This column investigates and celebrates the connection between the physical body, spirit and sound. I combine vocal warm-ups with yoga. Or, you could say my yoga practice incorporates a vocal warm-up.
Attending official yoga classes, I love it when there’s kirtan, singing and chanting involved. However, it sometimes feels like we’re ambushed when suddenly the instructor invites us to chant or sing mantra in Sanskrit to unknown melodies and note durations. Where’s the serenity in that? Let’s dive deeply into the yoga of voice…
Each discipline symbiotically works with the other – sound makes physical exercise easier and movement makes vocalisation easier. Furthermore, yoga is (or at least should be!) a spiritual practice. Most singers will attest that singing is spiritual too. There are several very good reasons why yoga and voice work together so alchemically.
Firstly, distraction. When we’re concentrating on one thing we lose focus on what we’re simultaneously doing. I’m not as self-conscious about the faults in my voice when my head’s up my asana. (I mean… when I’m concurrently stretching.) Similarly, singing while stretching can deepen the pose and refer attention away from discomfort. Singing and yoga together make both easier and more easeful. I often therapeutically sing my way through pain, especially nausea. You’ll hear people moanin’ and groanin’ (in hospitals or yoga classes) because vocalisation eases and expresses what is being felt (physically and emotionally).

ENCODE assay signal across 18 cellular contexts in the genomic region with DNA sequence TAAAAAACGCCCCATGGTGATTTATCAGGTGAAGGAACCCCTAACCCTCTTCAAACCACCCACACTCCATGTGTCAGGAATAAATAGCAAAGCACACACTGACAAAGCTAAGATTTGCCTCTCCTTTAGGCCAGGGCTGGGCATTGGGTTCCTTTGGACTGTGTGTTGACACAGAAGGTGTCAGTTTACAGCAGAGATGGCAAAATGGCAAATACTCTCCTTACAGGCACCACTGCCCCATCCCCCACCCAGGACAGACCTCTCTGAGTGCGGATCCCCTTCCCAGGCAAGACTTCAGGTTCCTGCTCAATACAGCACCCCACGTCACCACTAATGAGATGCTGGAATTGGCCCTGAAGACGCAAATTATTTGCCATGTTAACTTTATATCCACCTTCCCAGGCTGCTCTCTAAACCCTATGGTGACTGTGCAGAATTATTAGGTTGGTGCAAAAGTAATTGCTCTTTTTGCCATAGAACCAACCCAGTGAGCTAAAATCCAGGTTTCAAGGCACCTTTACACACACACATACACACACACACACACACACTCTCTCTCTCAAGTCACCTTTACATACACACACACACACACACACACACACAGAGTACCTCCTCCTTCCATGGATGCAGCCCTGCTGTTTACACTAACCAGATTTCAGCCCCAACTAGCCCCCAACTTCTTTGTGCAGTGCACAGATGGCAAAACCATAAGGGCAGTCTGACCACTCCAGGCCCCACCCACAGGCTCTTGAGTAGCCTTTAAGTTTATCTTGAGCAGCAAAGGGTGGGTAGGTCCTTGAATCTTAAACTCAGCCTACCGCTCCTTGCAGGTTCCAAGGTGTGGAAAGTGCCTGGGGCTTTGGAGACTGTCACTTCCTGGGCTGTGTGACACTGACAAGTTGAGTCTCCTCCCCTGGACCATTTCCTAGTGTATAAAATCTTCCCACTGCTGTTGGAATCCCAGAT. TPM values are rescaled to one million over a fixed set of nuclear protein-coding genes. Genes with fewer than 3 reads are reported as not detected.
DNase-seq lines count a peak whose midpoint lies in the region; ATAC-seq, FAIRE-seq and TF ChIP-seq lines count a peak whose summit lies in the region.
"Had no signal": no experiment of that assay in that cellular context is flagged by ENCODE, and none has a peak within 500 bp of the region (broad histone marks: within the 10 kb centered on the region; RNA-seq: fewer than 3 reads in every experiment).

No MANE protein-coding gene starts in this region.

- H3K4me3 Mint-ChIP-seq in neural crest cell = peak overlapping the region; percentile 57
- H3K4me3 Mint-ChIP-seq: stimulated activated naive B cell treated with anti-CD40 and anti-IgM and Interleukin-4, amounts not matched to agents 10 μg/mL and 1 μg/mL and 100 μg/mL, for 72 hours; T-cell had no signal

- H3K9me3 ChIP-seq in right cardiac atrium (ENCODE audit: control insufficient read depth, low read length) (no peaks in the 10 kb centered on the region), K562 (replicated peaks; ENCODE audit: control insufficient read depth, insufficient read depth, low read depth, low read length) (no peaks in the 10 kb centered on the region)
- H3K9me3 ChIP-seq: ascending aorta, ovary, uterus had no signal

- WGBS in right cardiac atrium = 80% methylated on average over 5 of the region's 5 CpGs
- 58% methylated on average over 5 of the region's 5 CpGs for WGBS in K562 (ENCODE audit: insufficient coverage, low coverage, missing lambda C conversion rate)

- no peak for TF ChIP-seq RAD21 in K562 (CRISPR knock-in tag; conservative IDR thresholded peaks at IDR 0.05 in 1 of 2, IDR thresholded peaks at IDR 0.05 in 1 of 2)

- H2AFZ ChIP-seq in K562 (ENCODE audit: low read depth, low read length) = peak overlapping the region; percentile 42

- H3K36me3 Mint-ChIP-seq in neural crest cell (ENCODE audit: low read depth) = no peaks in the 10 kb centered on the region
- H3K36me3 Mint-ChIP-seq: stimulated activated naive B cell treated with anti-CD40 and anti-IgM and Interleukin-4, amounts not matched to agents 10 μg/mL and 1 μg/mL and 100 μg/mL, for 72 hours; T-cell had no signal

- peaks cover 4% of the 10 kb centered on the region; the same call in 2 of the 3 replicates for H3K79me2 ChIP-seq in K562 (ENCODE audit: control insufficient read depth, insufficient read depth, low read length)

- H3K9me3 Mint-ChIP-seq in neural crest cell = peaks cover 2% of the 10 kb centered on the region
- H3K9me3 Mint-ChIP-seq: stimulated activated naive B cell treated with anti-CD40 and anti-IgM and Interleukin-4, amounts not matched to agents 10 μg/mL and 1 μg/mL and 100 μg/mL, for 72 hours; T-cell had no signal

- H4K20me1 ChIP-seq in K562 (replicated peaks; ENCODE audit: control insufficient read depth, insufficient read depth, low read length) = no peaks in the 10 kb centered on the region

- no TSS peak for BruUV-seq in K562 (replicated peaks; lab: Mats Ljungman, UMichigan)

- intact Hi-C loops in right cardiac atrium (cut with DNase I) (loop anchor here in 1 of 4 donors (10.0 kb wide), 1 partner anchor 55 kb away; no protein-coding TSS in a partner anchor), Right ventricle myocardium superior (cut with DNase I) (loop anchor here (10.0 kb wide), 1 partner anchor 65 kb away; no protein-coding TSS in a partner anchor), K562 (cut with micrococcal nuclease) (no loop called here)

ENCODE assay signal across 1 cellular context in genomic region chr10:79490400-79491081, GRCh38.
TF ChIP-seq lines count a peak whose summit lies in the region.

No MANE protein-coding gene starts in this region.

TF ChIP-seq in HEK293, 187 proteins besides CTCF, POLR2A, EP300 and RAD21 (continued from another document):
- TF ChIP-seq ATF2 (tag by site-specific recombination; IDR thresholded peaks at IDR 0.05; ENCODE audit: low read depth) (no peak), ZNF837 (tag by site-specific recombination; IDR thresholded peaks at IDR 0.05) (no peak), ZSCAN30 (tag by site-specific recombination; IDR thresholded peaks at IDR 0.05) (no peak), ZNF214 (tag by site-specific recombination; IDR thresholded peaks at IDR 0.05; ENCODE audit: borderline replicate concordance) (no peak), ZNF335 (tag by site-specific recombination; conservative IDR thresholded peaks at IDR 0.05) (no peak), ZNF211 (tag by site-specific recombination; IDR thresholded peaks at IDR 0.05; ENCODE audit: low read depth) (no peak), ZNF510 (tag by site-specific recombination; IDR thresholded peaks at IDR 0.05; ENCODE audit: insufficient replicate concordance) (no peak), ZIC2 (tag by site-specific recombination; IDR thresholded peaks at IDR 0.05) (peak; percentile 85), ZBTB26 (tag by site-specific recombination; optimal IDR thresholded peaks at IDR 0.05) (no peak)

Secondly, stretching releases tension Yes! Releasing tension and opening areas within which we resonate sound should be any singer’s primary focus. We must create our instrument before we play it. You can’t play an acoustic guitar full of concrete and that’s what tension does to our bodies. Yoga widens and opens space within the body’s resonators; chest, throat, head, belly, back. These places correspond beautifully with the chakras.
Yoga and singing allow us to become physically aware of where we hold tension, especially in savasana or ‘corpse pose’. Both disciplines require us to be aligned and to have grounded posture to prevent injury… the similarities are endless.
Thirdly, yoga deepens breathing. Singing through yoga is a way to check that you’re not holding tension in your throat, tongue, jaw, chest and belly. The first indicator that we’re pushing too hard and that we’ve disconnected with the ease and purpose of yoga is to tightly hold the breath and explode it exhaling. Breathing guides us to notice if we’re pushing our bodies too hard. Extending the exhale is at the heart of singing and yoga – this should be gentle and unforced.
Yoga is an eight-fold path. The physical asanas are but one of these ‘limbs’. The others include Yama – ethics, integrity, right conduct (i.e. truthfulness, non-violence); Niyama – self-discipline and spiritual observances; Pranayama – breath control; Pratyahara – sensory transcendence; Dharana – concentration; Dhyana – meditation and finally Samadhi – transcending the self into ecstacy.